Psychology professor Paul Bloom recently released a new book, titled “How Pleasure Works: The New Science of Why We Like What We Like.” Bloom, whose research focusses on how children and adults understand the world, is a former president of the Society for Philosophy and Psychology and is the co-editor of the psychology journal, Behavioral and Brain Sciences.The News sat down to talk with him on Monday in his office in SSS 202.
Q Your last two books were about child development. What made you choose to transition to the current topic of pleasure?
A A lot of my ideas for this book emerge from my studies on children. I’ve always been interested in children’s understanding of artwork. My studies with kids support an idea in psychology called essentialism. The idea is, when we respond to things in the world, we respond to them not just as superficial creatures, not just what they look like and feel like, but what they really are. So for artwork, children would respond not to just what something looked like but to why it was made, who made it — to the intentions underlying its existence.
Q How do you define pleasure?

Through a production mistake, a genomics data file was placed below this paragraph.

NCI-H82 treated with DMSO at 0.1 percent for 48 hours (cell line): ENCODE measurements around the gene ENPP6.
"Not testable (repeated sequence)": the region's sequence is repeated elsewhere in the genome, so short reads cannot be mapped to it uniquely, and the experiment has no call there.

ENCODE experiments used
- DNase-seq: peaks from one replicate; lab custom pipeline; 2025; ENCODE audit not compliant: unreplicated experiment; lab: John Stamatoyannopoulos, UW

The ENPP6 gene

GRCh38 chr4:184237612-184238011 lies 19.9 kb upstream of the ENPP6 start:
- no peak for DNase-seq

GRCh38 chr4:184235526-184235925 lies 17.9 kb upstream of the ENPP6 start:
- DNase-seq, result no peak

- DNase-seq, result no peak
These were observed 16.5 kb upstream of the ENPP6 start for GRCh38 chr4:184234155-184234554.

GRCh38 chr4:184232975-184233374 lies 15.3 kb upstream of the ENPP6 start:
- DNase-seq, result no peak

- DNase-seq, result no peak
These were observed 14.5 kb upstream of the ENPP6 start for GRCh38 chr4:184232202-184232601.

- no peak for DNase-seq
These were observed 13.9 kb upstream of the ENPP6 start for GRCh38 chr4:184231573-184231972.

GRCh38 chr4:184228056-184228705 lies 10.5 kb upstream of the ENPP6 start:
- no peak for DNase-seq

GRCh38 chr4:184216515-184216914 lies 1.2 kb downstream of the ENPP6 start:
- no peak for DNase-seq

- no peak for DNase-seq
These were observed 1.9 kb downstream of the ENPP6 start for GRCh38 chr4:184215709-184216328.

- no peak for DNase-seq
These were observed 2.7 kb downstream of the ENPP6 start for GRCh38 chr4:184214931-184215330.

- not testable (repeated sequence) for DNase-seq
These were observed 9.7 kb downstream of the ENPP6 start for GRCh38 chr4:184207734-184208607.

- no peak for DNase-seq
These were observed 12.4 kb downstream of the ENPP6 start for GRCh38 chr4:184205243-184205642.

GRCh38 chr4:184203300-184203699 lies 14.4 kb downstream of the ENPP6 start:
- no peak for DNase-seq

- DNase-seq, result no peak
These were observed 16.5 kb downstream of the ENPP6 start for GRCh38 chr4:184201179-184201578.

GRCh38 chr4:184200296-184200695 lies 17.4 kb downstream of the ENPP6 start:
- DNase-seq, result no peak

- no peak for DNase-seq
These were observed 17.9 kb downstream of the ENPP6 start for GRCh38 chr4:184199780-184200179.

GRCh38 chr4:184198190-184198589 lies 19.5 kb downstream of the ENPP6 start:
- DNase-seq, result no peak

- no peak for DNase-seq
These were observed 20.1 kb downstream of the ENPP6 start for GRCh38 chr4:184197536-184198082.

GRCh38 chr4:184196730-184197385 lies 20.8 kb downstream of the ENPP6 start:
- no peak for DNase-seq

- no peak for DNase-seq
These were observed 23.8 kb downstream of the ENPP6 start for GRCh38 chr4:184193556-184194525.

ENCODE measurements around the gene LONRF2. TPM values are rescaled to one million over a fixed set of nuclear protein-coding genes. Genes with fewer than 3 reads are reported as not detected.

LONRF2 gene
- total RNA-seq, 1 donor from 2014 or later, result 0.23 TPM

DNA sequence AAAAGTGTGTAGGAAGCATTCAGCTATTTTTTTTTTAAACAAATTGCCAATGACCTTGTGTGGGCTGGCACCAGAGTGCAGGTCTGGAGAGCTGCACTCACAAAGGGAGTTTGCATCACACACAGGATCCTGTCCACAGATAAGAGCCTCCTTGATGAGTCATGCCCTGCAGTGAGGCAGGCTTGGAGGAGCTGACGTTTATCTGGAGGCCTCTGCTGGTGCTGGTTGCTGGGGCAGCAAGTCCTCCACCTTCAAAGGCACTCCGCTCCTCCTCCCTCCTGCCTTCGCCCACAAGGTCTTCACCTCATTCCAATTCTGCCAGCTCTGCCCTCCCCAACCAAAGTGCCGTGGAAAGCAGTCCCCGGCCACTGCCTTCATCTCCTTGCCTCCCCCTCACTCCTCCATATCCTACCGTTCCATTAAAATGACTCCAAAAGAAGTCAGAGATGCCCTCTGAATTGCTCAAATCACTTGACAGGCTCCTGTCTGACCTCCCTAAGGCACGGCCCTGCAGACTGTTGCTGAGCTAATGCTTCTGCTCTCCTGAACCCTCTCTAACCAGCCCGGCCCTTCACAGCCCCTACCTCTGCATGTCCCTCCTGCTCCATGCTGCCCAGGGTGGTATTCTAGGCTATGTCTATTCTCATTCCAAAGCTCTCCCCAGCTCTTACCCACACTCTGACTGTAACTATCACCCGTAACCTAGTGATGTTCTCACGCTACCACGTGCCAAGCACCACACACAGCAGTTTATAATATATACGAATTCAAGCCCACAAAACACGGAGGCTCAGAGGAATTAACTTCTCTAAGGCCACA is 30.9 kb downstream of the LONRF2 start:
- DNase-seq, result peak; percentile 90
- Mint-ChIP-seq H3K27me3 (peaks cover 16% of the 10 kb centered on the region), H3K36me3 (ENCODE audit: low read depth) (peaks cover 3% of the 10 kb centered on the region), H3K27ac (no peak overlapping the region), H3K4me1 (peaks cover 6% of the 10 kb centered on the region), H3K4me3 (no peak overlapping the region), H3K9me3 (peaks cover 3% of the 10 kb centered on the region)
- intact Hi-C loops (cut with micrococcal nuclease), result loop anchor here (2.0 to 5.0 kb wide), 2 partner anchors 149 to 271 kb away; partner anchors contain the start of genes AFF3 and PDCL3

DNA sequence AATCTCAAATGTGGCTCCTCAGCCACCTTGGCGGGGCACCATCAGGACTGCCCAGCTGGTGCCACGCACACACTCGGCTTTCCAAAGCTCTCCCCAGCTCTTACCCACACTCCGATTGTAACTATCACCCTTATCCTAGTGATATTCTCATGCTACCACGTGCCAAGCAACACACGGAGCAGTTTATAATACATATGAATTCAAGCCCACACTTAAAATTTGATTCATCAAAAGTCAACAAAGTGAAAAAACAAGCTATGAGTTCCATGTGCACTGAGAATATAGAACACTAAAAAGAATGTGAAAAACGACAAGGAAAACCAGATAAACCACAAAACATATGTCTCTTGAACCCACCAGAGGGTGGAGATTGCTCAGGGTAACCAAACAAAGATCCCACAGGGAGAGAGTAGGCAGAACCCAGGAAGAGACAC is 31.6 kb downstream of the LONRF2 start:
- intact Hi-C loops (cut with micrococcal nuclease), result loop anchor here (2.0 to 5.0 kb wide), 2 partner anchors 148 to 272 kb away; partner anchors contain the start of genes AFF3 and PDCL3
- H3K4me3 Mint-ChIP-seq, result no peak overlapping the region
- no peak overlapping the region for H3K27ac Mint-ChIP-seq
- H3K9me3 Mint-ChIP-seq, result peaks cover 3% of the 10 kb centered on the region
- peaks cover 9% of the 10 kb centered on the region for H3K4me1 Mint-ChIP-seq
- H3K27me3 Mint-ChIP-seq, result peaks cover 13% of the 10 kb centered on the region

A I would argue that there are deep similarities that cut across different sorts of pleasure. It might seem that the pleasure one gets from, say, a story is very different from the pleasure one gets from a glass of wine or from hearing your favorite song. But I argue all these things share certain things in common. So the argument that runs throughout the book is that for all of our pleasures – everything from animal pleasures like sex all the way through human pleasures like painting and security blankets and stories. Pleasure is deep. For all of them a shared basic property, which is the pleasure we get from things really has a lot to do with what we’re experiencing.
Q What do you think about people who derive pleasure from pain?
A People enjoy a little bit of pain. We enjoy hot baths and saunas, spicy foods. We enjoy horror movies and tragedies that make us cry. So for some reason we’re drawn to a little bit of pain. And I think the answer is that the pain can become pleasurable if it’s not too severe and if we have control over it.
Q Is pleasure, in a sense, a uniquely human experience?
A My book argues that certain aspects of pleasure are uniquely human. There’s essentialism; there’s depth. Of course my dogs enjoy eating. They enjoy running outside and catching a ball. They show every sign of enjoying it and they’ll act so as to get it. But essentialism and depth is uniquely human. The fact that it matters so much where something came from is uniquely human though pleasure itself shows up across all sorts of creatures.
Q How do you juggle research and writing?
A Well, there are only so many hours in a day. I tend to write in the mornings. And of course the sort of research that I do is intimately connected to what I write. I end up writing about a lot about what I do in the lab with my undergraduate students and my graduate students. There is a nice synergy between writing and research and also teaching.